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Friday, September 17, 2010 

How the Press Complaints Commission works.

The Press Complaints Commission is nothing if not consistent. It upheld the complaint made by Clare Balding precisely because AA Gill referred to her as a "dyke", a "pejorative synonym relating to the complainant’s sexuality" as the adjudication described it, despite the Times making the case that in some instances "dyke" had been reclaimed as an empowering term. Arguably Gill's remarks were made in jest and without real malice, yet Balding more than understandably was within her rights to find them as insulting.

When however the homophobia is even more blatant, yet hidden behind weasel words, the PCC is powerless as its code only covers those "pejorative synonyms". Hence the complaints about Jan Moir's heartless piece of grief intrusion were rejected as she didn't make the mistake of referring to him as a "faggot" or "queer", while Iain Dale's objection to the Daily Mail's Ephraim Hardcastle column describing him as "overtly gay" as well as commenting that it was "charming how homosexuals rally like-minded chaps to their cause' was not upheld on the same grounds. The lesson is clear: don't be obvious when you want to reveal your distaste about homosexuals, just hide it behind a thin veil of obfuscatory language and they won't be able to touch you.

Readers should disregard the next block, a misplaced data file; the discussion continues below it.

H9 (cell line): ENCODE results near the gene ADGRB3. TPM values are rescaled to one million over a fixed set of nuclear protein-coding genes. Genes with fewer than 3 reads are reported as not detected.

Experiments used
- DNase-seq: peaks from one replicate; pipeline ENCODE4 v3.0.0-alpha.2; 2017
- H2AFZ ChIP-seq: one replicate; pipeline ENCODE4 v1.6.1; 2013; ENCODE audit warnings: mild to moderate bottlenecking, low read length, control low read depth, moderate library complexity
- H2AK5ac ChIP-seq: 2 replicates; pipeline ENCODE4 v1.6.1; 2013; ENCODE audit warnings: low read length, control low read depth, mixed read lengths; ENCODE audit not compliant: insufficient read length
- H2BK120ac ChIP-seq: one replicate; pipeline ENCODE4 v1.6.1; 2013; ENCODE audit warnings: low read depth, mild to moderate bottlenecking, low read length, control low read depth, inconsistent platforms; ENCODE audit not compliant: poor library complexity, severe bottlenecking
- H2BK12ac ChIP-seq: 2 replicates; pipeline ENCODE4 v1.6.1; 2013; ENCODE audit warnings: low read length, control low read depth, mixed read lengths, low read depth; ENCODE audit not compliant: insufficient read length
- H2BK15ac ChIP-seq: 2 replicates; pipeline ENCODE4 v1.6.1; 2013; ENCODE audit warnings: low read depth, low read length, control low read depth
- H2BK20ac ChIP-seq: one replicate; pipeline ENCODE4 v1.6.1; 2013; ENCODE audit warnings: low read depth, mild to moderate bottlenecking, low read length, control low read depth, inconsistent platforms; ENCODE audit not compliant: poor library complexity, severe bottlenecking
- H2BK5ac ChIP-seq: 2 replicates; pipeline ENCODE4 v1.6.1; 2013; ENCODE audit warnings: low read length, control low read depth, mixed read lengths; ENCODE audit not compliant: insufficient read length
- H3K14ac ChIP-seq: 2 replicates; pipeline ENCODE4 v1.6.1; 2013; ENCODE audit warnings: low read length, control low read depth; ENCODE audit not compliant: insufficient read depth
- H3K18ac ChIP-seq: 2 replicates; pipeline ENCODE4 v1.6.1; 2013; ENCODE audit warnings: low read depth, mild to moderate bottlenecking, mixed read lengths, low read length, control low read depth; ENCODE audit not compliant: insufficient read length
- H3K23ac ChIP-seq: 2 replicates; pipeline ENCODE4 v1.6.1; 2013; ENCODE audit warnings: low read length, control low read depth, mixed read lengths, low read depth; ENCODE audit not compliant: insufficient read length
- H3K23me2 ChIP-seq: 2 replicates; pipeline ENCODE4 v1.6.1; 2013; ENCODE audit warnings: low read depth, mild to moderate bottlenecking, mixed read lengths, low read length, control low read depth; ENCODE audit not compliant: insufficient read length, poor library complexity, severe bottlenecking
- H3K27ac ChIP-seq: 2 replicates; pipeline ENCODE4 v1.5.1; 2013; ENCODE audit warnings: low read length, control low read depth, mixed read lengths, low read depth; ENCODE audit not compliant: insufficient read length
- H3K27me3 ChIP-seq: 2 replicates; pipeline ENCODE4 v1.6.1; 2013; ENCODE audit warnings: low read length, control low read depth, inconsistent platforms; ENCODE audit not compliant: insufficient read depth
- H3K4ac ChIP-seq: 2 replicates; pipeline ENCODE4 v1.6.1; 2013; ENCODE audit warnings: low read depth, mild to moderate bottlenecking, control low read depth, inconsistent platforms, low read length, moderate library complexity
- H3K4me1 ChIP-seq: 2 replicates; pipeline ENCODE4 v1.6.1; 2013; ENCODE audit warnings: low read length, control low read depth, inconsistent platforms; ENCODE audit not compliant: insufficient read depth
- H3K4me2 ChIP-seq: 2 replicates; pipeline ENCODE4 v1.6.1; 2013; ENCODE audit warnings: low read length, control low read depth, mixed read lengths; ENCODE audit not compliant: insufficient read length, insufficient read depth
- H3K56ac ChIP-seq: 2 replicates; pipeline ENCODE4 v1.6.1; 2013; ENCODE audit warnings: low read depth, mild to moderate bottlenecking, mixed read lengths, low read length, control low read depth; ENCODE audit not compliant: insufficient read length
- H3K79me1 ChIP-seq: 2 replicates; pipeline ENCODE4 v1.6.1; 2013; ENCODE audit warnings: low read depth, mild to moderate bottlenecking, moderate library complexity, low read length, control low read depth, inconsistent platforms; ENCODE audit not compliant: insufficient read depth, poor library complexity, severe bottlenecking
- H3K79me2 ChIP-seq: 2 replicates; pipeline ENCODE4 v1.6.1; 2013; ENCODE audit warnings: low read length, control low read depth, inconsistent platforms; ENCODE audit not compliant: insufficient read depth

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This was before your time (late 70s), but I remember a police race relations specialist getting up at a press conference to announce that he was in charge of relations with "our coloured brethren, or nig-nogs". And then sitting down again rather quickly. He got moved to other duties sharpish, but what I remember is the letter in the Graun the next day, pointing out that the fake politeness of "our coloured brethren" is actually just as strong a signal of racism. Ephraim Hardcastle and his charming homosexuals, same thing. The PCC clearly haven't caught up yet.

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